Sandalwood has a classic oriental woody, milky, exotic rich, balsamic, sturdy and yet light note, a green note and a lingering scent which many people love and prefer to be present in their perfumes, aftershaves and other cosmetics.
The highest quality sandalwood is grown in India and is becoming nearly extinct because of the high demand from the perfume industry as well as the limitations put in harvesting it, because it is becoming extinct. There are other types of sandalwood in New Caledonia, Ceylon, Indonesia and Australia, but they have harsher smells.
The woody and sweet fragrance of pure sandalwood oil is a smell you cannot forget. It is obtained from Santalum trees, which have very heavy, fine grained and yellow wood. For centuries this wood has been admired and valued for its long-lasting fragrance, as well as for its medical, religious and medical qualities. It is used in perfume compositions from India and the world.
There is historic evidence, that man began using sandalwood 4,000 years ago in India, Greece, Rome and Egypt for building temples and for embalming the dead.
Indians consider sandalwood a symbol of strength because as they believe, sandalwood is never attacked by termites.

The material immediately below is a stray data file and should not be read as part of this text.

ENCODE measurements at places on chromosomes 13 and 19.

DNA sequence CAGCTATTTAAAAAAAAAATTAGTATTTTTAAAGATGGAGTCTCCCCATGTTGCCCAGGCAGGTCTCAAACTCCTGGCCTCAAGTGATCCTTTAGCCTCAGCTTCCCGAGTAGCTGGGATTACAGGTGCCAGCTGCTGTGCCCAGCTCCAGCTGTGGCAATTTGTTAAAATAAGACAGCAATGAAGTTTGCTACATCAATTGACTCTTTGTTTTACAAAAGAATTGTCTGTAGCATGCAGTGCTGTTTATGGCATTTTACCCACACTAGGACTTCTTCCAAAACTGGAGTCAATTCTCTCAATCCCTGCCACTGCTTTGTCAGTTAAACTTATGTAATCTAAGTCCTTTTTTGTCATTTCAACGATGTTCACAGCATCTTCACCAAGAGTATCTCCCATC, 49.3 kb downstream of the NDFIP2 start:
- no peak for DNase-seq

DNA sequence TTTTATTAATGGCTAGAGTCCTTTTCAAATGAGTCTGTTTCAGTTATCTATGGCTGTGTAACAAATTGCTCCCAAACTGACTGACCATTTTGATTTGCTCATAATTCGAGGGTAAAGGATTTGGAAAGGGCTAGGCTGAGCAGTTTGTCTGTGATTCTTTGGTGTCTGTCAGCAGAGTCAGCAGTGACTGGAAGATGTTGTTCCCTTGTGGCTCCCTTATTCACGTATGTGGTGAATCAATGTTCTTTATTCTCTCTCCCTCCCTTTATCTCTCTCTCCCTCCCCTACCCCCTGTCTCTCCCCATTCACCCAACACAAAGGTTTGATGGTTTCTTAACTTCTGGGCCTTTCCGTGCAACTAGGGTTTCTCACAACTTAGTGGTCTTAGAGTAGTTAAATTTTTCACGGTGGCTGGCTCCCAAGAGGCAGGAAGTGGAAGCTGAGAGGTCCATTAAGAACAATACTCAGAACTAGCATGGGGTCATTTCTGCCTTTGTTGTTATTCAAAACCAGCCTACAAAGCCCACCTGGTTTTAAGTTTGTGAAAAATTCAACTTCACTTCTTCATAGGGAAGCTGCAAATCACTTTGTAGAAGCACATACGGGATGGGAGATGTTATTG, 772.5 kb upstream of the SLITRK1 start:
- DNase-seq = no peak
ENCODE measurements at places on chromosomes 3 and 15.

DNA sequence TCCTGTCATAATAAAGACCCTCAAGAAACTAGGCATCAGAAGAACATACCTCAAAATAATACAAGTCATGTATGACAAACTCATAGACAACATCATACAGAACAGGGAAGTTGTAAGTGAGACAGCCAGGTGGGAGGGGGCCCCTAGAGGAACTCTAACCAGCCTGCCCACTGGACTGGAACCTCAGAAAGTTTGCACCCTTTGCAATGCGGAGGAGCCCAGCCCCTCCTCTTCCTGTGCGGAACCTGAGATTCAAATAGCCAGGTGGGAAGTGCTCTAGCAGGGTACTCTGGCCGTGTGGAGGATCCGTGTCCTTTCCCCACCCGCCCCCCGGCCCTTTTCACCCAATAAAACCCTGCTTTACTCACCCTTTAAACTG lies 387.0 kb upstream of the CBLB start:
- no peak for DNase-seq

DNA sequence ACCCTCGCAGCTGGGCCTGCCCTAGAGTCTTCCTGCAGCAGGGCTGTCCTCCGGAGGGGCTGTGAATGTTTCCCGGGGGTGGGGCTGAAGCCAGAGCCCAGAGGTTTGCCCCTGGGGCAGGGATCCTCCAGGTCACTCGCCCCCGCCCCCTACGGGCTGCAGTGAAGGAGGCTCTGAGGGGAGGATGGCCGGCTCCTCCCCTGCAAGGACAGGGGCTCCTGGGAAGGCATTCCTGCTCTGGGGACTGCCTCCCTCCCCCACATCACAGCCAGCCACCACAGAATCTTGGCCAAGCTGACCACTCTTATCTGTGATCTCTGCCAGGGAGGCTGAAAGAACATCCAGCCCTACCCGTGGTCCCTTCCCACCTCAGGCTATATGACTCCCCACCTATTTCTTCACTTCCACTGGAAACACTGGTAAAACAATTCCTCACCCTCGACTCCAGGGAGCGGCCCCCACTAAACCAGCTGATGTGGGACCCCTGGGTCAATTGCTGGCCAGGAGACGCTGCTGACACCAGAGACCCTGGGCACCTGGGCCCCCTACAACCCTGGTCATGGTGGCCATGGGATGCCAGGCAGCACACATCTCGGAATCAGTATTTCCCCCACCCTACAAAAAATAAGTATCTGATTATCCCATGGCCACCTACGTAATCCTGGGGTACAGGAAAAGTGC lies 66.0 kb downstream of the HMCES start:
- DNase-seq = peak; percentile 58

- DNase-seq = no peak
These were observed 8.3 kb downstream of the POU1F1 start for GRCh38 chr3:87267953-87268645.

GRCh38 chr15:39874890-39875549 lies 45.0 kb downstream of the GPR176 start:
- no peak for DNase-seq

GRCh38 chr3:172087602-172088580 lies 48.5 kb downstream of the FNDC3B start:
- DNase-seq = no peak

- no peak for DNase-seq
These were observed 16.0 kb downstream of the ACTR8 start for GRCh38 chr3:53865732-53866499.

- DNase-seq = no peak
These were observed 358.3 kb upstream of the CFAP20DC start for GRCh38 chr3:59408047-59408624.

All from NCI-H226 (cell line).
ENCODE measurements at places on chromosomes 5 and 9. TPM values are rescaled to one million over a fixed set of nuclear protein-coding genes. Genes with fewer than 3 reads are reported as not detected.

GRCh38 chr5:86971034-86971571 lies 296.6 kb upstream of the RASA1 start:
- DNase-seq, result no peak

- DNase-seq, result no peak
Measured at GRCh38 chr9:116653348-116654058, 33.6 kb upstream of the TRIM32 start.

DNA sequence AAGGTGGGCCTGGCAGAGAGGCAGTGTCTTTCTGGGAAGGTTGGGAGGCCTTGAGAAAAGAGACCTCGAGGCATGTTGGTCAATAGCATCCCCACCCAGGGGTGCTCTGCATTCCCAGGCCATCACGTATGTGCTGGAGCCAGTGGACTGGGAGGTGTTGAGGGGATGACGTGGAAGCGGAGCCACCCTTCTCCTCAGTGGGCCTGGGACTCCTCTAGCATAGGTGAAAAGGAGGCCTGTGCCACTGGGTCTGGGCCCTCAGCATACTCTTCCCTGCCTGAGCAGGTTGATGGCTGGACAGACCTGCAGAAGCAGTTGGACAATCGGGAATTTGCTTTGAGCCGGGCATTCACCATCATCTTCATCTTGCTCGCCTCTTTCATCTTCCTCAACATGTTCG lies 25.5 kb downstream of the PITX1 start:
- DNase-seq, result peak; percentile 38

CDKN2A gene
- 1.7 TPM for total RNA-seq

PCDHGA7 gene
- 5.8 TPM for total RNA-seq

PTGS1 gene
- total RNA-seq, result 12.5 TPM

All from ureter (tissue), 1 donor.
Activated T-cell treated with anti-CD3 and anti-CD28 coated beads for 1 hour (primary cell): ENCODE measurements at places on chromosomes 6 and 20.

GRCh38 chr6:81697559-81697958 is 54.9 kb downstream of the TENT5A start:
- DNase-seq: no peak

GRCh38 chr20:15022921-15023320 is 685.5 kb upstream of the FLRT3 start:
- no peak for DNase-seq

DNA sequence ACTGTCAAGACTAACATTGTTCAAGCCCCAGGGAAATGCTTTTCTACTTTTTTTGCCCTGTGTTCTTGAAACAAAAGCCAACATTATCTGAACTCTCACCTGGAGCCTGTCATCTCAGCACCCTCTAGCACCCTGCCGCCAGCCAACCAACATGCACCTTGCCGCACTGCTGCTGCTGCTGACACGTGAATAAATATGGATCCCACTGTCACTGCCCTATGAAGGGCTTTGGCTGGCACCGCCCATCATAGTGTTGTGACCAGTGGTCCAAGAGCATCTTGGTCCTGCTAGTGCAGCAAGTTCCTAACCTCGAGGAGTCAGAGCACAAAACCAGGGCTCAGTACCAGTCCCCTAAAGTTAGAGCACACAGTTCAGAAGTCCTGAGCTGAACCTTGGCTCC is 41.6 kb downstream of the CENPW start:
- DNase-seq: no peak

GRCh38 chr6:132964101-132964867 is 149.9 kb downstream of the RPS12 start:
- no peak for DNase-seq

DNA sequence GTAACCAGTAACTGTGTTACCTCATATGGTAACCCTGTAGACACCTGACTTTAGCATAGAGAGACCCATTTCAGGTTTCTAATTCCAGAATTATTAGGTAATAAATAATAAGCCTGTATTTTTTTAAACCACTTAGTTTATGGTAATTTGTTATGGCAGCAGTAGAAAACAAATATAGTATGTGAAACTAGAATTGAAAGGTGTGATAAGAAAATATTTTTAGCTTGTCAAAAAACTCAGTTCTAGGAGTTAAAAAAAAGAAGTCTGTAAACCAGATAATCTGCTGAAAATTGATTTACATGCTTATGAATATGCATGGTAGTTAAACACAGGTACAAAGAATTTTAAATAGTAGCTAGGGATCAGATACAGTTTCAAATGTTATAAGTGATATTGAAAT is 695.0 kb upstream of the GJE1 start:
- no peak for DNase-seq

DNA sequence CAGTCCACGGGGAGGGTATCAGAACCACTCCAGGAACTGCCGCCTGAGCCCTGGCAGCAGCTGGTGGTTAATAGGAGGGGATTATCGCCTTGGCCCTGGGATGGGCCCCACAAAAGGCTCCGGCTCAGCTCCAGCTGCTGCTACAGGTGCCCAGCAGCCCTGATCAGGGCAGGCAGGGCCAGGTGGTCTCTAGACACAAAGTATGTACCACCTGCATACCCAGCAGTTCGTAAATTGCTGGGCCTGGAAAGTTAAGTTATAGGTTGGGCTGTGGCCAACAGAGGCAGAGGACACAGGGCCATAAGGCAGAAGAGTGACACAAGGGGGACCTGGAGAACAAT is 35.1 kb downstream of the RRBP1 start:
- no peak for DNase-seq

This unique wood has also been used as a medicine for ages since ancient times.
Sandalwood oil is extracted with steam. 90% of the world production is in India. The oil blends perfectly with a number of other oils, such as: lavender, Clove bud, Jasmine, Patchouli, Sage, Benzoin, Cypress, Fennel, Bergamot, Peppermint, Pepper black and others.
The sandalwood oil is mostly used in the making of fragrances, when used in smaller proportions with other fragrances, it becomes a great fixative which enhances the other aromas. In shaving supplies, it is used for making high-quality shaving creams for men due to its masculine scent (e.g. Taylor of Old Bond Street Sandalwood Cream)
It is also popular for aromatherapy use as well as Ayurveda. It has a soothing quality and is used in some cosmetics for dry, chapped, cracked or acne-affected skin.
In India, sandalwood is considered relaxing and thus helps for the meditation and for calming. It is a common essence used in the different temples in the form of incenses or carved deities placed on the altars.
Today, India’s sandalwood‘s harvesting is restricted, but the trimmings and the dead sandalwood trees are used for carving souvenirs, toys, and other wooden objects. Its sawdust is used as an incense for religious and other properties, such as for clothes and closet scenting too.